Discipline is one of those traits that is easy to imagine having, but often hard to invoke. It means dragging yourself away from activities that may be pleasurable -- like watching TV or playing video games -- but that in the end waste time you might have spent on things you should be doing. Learning how to discipline yourself to do things often involves bribery -- of yourself. Until you get into the habit of disciplining yourself to do things you must, try some simple self-motivation tricks.
Focus on the desired outcome to settle down to tasks that need doing. Tape a reminder or image of your task, goal or dream somewhere in your house where you'll see it a number of times each day. Every time you pass by this reminder, take a moment and envision yourself being, doing or having the object of your desire; doing this often provides incentive to take steps that manifest your goals.
Take control of your urge to ignore the things you need to do by making a list in a notebook that you keep in sight. The act of writing down what you need to do brings a feeling of accomplishment and adds a level of excitement to your planning. Flesh out the list with details regarding every facet of your enterprise; one way to talk yourself out of doing things is being surprised by an unexpected detail.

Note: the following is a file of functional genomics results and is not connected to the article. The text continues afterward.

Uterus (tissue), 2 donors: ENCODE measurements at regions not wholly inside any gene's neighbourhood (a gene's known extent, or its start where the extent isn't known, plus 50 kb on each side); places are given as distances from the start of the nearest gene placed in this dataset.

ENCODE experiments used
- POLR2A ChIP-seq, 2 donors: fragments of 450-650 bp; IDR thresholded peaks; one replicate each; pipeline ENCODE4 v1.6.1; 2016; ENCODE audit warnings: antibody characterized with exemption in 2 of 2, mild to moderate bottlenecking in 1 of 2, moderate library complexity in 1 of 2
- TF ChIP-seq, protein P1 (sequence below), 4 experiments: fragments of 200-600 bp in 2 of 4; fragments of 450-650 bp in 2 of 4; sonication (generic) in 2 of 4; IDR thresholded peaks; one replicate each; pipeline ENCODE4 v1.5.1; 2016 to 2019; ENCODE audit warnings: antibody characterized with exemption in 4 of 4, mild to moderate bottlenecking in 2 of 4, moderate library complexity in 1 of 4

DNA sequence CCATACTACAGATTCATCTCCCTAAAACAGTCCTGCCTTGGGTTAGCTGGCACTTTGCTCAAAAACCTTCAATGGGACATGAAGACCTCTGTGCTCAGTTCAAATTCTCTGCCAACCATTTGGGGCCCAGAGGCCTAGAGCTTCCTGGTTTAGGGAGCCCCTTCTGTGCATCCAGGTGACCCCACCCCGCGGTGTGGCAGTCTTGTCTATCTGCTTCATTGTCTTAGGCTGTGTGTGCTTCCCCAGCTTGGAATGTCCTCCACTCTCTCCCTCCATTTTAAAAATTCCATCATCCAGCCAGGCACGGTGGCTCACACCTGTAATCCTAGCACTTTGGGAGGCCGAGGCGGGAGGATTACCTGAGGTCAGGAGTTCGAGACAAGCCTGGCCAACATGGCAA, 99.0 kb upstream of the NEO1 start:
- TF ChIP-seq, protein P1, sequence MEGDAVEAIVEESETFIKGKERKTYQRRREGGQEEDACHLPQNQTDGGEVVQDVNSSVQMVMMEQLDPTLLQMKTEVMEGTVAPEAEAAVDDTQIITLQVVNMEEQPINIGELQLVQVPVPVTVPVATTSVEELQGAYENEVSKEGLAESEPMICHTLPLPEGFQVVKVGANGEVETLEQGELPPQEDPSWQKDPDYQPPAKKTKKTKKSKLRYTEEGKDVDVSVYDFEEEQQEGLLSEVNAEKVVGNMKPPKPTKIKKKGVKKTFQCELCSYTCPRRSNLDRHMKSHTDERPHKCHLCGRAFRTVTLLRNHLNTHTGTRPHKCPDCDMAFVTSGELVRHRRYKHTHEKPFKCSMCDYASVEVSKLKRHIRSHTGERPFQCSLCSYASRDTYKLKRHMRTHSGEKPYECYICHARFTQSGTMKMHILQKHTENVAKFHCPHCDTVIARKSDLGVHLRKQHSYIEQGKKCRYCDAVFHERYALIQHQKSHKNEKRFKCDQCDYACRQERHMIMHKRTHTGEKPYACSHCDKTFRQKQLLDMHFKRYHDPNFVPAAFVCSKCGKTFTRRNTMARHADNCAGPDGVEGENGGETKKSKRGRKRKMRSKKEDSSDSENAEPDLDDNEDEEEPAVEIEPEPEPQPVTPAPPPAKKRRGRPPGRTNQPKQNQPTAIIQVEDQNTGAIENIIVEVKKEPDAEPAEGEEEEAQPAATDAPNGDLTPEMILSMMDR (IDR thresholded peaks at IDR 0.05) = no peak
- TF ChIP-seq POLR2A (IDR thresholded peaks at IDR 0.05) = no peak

Set deadline dates. Depending on the complexity, allow a number of hours, days, weeks, months or years to complete your task. Break down the timeline into smaller increments by noting the number of steps needed to achieve your goal and allocating a certain amount of time for each.
Start working on the first task immediately once your list and timeline are complete. This builds confidence in your ability to discipline yourself.
Give yourself a reward when tasks on your list are accomplished; take yourself out for a meal, or buy an item associated with your goal. This reward system of self-bribery helps you associate hard work with pleasure.
Don't give up if your efforts lapse. Remember this important point: you do have discipline -- you get up every day, feed yourself and go to work, where you give value to your employer. Translate those efforts into tasks that you don't have to do, but want to do.
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